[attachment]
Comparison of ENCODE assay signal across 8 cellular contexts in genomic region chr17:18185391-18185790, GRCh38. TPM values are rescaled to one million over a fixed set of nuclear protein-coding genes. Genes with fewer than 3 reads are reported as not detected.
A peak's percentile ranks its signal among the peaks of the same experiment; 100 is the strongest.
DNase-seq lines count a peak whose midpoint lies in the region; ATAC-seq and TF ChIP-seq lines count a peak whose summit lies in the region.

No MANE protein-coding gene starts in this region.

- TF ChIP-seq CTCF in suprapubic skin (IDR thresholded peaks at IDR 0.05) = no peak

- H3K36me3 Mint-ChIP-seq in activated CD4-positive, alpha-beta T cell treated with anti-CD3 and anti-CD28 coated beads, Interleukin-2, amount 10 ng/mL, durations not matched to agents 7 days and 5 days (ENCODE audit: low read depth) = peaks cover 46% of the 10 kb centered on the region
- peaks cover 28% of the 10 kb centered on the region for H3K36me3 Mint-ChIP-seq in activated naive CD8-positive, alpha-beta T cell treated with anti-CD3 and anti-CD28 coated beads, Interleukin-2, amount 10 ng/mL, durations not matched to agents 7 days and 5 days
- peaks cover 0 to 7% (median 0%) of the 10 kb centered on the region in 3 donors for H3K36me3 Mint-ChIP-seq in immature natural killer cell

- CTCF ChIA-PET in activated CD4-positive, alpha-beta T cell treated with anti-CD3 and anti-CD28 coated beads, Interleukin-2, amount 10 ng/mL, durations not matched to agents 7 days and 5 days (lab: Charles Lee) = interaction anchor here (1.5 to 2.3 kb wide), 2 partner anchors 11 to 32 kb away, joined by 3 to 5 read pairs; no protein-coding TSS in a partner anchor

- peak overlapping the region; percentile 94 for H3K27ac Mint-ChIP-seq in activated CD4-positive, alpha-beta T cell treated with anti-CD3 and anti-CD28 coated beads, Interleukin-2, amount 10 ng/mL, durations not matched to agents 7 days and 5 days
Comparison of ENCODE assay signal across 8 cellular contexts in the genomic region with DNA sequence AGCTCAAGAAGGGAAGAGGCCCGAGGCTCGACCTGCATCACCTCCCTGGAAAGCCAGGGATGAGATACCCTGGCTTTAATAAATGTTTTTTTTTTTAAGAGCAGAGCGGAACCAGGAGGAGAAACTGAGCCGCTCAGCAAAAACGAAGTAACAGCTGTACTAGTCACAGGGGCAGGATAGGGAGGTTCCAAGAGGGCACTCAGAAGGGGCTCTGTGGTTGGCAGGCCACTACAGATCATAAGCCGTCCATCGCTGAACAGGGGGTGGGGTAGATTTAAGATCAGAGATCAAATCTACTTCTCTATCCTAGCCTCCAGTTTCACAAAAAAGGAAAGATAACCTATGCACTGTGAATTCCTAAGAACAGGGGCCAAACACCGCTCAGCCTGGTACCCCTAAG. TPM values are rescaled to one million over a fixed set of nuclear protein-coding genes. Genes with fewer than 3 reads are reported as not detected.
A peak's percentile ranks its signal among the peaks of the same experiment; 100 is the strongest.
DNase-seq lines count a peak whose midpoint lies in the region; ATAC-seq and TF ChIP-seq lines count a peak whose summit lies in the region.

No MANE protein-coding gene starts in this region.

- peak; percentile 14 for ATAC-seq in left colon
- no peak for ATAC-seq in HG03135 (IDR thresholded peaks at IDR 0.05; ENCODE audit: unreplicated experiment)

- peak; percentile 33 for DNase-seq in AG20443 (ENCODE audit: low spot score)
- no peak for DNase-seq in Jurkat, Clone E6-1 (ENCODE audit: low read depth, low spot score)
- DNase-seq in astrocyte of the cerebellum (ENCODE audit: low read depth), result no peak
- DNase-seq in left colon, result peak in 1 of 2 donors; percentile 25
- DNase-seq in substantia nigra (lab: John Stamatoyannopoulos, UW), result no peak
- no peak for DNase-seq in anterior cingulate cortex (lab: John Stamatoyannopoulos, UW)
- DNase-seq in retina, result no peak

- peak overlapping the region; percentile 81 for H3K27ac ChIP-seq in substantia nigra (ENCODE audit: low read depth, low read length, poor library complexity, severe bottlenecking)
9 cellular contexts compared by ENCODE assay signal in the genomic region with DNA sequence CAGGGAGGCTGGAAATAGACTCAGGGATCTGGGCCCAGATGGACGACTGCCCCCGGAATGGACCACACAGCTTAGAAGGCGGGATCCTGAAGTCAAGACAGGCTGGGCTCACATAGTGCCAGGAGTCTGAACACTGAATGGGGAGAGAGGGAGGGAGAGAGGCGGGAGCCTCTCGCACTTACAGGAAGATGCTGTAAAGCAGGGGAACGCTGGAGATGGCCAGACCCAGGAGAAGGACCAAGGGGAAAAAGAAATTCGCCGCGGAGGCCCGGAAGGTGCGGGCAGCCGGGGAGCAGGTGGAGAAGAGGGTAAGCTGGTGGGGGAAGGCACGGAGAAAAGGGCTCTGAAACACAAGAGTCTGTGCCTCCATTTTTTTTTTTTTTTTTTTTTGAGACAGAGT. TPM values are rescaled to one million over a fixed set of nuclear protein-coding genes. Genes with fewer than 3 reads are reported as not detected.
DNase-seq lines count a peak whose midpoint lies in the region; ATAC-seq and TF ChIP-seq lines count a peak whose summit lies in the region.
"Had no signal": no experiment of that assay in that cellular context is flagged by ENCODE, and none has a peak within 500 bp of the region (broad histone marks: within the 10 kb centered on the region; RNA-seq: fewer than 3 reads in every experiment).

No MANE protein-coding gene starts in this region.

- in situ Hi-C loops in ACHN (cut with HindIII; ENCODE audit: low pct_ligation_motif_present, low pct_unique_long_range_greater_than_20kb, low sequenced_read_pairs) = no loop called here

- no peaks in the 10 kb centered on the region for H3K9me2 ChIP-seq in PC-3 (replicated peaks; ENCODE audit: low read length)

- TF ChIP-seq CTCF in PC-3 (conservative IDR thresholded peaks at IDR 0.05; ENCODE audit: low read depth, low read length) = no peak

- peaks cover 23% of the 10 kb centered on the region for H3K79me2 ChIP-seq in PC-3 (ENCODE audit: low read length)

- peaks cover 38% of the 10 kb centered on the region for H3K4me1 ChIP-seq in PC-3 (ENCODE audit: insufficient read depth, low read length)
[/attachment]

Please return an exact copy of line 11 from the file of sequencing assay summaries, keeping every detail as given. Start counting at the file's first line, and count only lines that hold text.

Comparison of ENCODE assay signal across 8 cellular contexts in the genomic region with DNA sequence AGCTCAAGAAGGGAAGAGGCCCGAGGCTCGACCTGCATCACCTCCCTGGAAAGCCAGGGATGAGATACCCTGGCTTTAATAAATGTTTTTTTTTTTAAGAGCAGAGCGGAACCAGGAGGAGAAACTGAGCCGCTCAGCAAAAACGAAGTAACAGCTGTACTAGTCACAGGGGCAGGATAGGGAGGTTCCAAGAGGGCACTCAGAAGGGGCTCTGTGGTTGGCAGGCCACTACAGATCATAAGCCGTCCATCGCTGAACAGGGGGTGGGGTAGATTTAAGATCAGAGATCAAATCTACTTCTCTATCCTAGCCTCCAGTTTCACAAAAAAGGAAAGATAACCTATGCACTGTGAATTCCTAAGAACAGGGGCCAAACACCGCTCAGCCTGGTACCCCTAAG. TPM values are rescaled to one million over a fixed set of nuclear protein-coding genes. Genes with fewer than 3 reads are reported as not detected.